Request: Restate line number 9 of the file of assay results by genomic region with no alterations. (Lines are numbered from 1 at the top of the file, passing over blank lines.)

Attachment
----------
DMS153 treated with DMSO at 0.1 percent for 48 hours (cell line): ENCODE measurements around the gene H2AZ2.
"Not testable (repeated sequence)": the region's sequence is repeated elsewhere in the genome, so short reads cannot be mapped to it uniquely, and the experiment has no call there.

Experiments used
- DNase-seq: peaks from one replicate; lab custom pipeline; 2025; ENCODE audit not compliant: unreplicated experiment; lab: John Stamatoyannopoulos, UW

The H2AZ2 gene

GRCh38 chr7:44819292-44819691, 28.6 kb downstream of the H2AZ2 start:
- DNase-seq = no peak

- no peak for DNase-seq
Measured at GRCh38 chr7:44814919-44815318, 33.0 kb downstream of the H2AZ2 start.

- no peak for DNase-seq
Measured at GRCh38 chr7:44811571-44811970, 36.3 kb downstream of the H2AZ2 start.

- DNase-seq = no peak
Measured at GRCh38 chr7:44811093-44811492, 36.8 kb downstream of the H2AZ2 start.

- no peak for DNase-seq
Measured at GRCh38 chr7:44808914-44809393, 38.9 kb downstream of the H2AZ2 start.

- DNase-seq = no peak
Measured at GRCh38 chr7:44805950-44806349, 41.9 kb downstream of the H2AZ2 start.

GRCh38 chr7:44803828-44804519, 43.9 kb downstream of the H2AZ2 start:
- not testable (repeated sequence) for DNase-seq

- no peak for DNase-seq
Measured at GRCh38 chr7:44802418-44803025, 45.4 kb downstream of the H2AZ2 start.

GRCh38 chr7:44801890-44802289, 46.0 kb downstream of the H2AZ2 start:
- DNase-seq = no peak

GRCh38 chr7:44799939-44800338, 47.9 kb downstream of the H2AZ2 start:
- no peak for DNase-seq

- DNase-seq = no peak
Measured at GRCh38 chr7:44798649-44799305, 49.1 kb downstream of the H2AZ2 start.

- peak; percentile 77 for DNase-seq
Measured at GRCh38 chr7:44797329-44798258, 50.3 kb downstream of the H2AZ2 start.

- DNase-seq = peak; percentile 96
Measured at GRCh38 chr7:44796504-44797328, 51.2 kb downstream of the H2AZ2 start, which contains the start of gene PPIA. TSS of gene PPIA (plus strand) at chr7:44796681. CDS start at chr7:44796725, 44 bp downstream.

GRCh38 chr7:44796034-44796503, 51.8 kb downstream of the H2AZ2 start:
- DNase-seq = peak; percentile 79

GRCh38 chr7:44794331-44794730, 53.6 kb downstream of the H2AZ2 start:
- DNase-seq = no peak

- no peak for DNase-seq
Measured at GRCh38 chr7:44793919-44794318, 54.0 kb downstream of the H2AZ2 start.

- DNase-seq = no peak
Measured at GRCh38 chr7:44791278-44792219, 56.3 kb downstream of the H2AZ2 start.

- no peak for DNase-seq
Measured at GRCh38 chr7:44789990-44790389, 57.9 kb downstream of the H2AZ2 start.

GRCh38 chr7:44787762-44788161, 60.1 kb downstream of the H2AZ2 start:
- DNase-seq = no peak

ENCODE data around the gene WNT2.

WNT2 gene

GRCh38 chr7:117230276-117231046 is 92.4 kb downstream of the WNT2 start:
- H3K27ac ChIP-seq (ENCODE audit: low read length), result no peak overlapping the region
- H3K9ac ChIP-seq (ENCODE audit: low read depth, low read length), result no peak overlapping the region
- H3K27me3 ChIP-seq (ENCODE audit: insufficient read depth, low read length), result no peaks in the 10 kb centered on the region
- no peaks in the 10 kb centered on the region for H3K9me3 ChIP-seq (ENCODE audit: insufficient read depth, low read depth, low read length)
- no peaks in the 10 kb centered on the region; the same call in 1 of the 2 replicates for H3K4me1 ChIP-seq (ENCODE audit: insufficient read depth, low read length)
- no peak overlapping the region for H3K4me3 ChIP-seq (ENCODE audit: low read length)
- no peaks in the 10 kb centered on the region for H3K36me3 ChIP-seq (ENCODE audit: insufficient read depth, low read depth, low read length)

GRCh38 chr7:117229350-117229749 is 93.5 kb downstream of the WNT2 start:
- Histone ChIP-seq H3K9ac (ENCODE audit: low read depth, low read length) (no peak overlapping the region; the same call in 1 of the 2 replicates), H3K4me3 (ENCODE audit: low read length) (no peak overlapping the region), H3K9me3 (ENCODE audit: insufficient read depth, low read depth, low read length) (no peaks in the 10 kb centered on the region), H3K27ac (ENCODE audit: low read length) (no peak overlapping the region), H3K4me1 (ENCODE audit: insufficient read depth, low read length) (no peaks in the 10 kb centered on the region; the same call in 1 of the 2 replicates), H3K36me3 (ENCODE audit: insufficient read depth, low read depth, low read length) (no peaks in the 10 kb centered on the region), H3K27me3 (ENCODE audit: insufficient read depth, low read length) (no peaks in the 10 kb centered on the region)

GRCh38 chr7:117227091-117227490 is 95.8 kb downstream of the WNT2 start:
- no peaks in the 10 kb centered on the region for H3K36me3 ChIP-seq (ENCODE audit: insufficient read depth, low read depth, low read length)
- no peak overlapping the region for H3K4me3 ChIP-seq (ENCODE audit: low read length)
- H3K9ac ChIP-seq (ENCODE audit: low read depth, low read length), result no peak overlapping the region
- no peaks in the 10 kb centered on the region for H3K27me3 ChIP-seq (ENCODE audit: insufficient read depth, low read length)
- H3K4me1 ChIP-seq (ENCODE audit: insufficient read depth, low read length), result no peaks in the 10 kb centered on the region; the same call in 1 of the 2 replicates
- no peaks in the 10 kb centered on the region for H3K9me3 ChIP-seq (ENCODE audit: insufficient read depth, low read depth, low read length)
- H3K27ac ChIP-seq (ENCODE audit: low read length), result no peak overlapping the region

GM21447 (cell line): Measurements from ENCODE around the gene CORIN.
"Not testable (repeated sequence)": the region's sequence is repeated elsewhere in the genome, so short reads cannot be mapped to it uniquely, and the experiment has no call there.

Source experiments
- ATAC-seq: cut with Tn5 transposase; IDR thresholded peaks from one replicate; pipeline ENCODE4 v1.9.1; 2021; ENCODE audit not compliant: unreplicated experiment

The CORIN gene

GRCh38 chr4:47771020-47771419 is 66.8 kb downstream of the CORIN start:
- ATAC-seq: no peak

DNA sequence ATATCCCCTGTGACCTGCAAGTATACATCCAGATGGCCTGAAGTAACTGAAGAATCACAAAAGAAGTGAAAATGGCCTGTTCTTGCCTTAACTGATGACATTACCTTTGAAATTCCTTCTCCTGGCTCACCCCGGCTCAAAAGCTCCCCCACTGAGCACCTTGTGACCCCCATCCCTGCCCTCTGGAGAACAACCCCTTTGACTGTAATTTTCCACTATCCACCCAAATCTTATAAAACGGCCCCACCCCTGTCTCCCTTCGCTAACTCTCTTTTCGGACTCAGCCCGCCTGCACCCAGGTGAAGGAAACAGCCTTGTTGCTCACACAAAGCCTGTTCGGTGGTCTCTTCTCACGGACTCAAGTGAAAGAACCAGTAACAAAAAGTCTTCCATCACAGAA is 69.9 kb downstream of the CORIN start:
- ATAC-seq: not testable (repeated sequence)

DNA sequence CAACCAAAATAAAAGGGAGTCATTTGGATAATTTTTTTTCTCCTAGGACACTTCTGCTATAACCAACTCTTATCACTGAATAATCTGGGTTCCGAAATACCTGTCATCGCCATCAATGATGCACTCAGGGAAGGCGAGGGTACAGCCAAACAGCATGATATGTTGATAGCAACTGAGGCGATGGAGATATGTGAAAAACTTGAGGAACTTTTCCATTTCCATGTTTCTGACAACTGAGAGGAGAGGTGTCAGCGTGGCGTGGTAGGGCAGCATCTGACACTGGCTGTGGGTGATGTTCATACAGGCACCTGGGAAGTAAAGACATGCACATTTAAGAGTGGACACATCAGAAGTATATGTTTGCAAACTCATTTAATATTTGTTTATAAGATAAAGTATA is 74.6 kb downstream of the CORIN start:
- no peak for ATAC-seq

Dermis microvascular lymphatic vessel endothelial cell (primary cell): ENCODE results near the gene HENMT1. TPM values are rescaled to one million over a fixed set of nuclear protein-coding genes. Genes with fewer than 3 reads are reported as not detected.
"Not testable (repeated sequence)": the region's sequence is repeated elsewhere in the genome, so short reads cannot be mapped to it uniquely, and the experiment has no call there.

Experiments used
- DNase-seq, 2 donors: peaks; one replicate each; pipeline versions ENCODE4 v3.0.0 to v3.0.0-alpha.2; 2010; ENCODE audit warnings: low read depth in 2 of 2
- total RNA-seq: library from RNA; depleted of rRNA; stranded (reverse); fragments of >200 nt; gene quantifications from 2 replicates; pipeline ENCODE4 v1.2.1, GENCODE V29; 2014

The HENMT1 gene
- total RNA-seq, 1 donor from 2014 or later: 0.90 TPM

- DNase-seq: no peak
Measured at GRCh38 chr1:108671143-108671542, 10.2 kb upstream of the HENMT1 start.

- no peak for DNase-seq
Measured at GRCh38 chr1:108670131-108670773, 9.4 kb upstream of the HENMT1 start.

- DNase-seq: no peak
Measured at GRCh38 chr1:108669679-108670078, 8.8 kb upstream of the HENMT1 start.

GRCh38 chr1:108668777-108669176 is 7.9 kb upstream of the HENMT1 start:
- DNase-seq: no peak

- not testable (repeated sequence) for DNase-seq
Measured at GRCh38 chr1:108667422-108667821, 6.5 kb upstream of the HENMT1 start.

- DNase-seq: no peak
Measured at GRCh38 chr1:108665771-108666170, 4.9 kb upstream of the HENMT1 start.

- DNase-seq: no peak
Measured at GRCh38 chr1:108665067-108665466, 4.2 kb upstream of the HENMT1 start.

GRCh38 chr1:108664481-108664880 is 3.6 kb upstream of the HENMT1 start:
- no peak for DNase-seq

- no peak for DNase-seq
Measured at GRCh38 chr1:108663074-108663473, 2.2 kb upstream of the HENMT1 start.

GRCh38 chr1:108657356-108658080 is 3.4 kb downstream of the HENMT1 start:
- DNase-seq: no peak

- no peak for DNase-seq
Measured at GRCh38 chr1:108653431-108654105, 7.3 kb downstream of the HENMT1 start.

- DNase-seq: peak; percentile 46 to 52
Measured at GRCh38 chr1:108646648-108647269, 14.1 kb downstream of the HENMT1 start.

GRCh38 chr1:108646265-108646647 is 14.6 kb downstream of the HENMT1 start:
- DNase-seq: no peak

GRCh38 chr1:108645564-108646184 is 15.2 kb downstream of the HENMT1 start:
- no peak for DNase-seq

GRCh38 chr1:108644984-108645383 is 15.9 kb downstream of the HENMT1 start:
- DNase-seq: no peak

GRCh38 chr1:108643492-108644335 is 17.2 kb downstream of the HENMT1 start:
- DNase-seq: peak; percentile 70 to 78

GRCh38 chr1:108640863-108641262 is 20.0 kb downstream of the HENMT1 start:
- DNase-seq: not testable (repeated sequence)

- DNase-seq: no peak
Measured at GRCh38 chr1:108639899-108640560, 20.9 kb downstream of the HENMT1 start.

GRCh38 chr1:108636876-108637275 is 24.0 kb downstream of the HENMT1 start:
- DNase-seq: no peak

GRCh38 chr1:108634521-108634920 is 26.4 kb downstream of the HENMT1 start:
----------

Measured at GRCh38 chr7:44814919-44815318, 33.0 kb downstream of the H2AZ2 start.